Short Farming – the ultimate strategy for a mild downtrend era

What is Shorting?

When you’ve got strong conviction a specific asset will go down, instead of buy & hold this asset (= long) you want to do something opposite, to earn from its rate decline – this is short.

There are some ways to short an asset, typically most of them have the common basis of selling the asset now and then somewhen buy the asset again in a cheaper price.

The most common way to short is by borrowing the asset, then selling it immediately, and when price goes down – buy it again (at a cheaper price) and return the loan.

Classic Short

What is Short Farming?

Short Farming is similar to the classic short operation, just instead of selling immediately all the asset you’ve just borrowed – sell half of it to stablecoin, and farm the asset agains stablecoin till the asset price will go down.

When asset price went down enough to close the short position – rewind everything back by breaking the liquidity pair into the asset and stablecoin, and return the loan – half of it you already hold since you sold only half of it (except from impermanent loss during the farming period), and half of it buy again with the stablecoins to return the loan.

Example: suppose you think token XXX will go down. Borrow token XXX, let’s say 100 units of it. Then sell 50 units of it to USDC. Now farm XXX-USDC pair. When XXX price will go down enough, break XXX-USDC to ±50 XXX and USDC, buy enough XXX so you’ll have again 100 XXX (might need to buy less or more 50 XXX, depends on amount of XXX you have now after pool rebalanced during the farming period), and return the XXX to where you borrowed it from, in order to release your collateral.

Supply USDT and borrow NETT from Agora (Metis)
Swap half of the borrowed NETT to USDT, and farm NETT-USDT in Netswap till NETT price will go down.

Risk of classic shorting

The major risk of shorting is price going up, so you’ll have to return more than you’ve borrowed in USD terms. Usually you place collateral against the loan; when a certain threshold of the loan/collateral percentage is met, you’ll get liquidated – some of the collateral will be paid to return the loan automatically.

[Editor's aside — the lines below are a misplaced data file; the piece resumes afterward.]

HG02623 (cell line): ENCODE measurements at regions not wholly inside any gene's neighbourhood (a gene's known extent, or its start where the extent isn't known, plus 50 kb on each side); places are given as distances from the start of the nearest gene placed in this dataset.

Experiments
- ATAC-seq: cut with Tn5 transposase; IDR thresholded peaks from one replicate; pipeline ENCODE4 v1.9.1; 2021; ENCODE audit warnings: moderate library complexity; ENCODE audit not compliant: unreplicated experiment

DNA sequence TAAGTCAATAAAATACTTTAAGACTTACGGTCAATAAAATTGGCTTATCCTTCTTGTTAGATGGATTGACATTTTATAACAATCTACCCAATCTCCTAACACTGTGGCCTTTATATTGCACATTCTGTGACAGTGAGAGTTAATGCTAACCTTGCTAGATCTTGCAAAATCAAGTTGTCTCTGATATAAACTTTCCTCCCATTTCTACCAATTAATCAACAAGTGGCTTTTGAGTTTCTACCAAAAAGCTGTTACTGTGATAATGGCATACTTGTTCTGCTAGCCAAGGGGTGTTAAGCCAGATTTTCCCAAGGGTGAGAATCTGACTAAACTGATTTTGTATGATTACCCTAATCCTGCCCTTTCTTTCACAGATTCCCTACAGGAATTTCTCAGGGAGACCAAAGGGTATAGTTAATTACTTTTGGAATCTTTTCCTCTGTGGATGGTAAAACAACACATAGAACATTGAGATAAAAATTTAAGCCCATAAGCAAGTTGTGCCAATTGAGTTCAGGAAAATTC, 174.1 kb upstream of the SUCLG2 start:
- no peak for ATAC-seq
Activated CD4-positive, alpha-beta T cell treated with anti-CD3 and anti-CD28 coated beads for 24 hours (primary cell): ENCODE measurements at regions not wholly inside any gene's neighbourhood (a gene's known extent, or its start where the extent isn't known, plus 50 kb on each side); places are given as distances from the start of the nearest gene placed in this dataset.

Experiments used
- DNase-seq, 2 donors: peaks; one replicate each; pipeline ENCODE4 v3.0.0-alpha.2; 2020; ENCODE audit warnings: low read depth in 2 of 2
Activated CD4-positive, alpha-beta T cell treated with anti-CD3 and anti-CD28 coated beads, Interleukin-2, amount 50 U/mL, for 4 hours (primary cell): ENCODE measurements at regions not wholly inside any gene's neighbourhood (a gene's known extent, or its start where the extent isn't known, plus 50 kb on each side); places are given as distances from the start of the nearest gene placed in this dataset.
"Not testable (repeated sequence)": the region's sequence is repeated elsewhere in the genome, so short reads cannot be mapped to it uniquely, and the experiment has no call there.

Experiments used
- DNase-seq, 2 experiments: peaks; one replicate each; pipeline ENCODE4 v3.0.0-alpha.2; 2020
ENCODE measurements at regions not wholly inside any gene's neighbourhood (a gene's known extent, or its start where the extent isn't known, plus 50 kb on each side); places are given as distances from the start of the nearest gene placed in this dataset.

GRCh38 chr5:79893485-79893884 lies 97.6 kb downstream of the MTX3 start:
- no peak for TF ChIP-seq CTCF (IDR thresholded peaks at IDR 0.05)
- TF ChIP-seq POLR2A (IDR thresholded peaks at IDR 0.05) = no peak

In order to beware from liquidation, it’s better to borrow not more than 25% of the collateral for highly variable assets, and not more than 50% for more solid assets, and not for a long time, in order to minimize risks of temporary spikes.

How Short Farming reduce this risk?

There are typically three main scenarios to watch –

  1. Price going down as expected – on this case, classic short will function better, cause you sold all of your asset in high price and bough it in cheaper price, while in short farming you did it for half the asset tokens only.
  2. Price going up – on this case, short farming will minimize the damage cause your impact will be approximately half comparing to classic short, since again you still hold half of it.
  3. Price going sideways – on this interesting case, classic short will break even, almost. However short farming will yield profits due to the farming you’ve done with half of the borrowed asset.

So overall short farming is better when you assume an asset will go in downtrend (and not immediate sharp decline), and you don’t have strong conviction of it.

Tip: don’t short the strong tokens. Preferably find a token that should go down even in a bull market scenario; there are many trash tokens, however it’s hard to find one that also can be borrowed and farmed as well.

Short Farming calculator – The Calculator Guy

Categorized as DeFi

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